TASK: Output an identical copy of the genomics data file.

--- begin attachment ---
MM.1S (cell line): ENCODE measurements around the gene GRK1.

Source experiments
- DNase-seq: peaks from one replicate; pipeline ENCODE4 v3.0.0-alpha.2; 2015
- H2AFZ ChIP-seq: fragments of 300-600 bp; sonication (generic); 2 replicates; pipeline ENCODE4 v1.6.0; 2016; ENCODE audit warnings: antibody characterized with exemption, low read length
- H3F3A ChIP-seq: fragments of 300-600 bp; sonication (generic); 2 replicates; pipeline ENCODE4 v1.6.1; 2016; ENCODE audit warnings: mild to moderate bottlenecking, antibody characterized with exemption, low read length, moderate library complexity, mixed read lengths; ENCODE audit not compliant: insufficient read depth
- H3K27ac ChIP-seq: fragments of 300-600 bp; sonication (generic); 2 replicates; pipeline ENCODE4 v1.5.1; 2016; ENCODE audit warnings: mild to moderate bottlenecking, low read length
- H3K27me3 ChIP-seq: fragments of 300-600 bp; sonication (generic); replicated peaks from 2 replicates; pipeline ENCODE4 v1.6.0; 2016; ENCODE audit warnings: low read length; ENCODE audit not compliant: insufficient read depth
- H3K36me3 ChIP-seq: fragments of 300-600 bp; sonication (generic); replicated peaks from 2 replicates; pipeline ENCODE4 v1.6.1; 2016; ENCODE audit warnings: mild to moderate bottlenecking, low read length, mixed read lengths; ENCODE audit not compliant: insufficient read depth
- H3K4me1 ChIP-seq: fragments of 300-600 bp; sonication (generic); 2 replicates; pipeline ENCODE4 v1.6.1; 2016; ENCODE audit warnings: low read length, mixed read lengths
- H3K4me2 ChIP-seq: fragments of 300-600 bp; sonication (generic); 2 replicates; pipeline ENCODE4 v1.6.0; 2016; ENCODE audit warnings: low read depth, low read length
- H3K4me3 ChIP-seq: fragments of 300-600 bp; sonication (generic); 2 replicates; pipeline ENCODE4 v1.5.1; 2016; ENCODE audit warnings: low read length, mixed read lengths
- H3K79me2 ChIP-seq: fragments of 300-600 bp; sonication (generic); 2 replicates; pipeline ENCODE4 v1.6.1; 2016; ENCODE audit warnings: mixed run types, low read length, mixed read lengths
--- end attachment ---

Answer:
MM.1S (cell line): ENCODE measurements around the gene GRK1.

Source experiments
- DNase-seq: peaks from one replicate; pipeline ENCODE4 v3.0.0-alpha.2; 2015
- H2AFZ ChIP-seq: fragments of 300-600 bp; sonication (generic); 2 replicates; pipeline ENCODE4 v1.6.0; 2016; ENCODE audit warnings: antibody characterized with exemption, low read length
- H3F3A ChIP-seq: fragments of 300-600 bp; sonication (generic); 2 replicates; pipeline ENCODE4 v1.6.1; 2016; ENCODE audit warnings: mild to moderate bottlenecking, antibody characterized with exemption, low read length, moderate library complexity, mixed read lengths; ENCODE audit not compliant: insufficient read depth
- H3K27ac ChIP-seq: fragments of 300-600 bp; sonication (generic); 2 replicates; pipeline ENCODE4 v1.5.1; 2016; ENCODE audit warnings: mild to moderate bottlenecking, low read length
- H3K27me3 ChIP-seq: fragments of 300-600 bp; sonication (generic); replicated peaks from 2 replicates; pipeline ENCODE4 v1.6.0; 2016; ENCODE audit warnings: low read length; ENCODE audit not compliant: insufficient read depth
- H3K36me3 ChIP-seq: fragments of 300-600 bp; sonication (generic); replicated peaks from 2 replicates; pipeline ENCODE4 v1.6.1; 2016; ENCODE audit warnings: mild to moderate bottlenecking, low read length, mixed read lengths; ENCODE audit not compliant: insufficient read depth
- H3K4me1 ChIP-seq: fragments of 300-600 bp; sonication (generic); 2 replicates; pipeline ENCODE4 v1.6.1; 2016; ENCODE audit warnings: low read length, mixed read lengths
- H3K4me2 ChIP-seq: fragments of 300-600 bp; sonication (generic); 2 replicates; pipeline ENCODE4 v1.6.0; 2016; ENCODE audit warnings: low read depth, low read length
- H3K4me3 ChIP-seq: fragments of 300-600 bp; sonication (generic); 2 replicates; pipeline ENCODE4 v1.5.1; 2016; ENCODE audit warnings: low read length, mixed read lengths
- H3K79me2 ChIP-seq: fragments of 300-600 bp; sonication (generic); 2 replicates; pipeline ENCODE4 v1.6.1; 2016; ENCODE audit warnings: mixed run types, low read length, mixed read lengths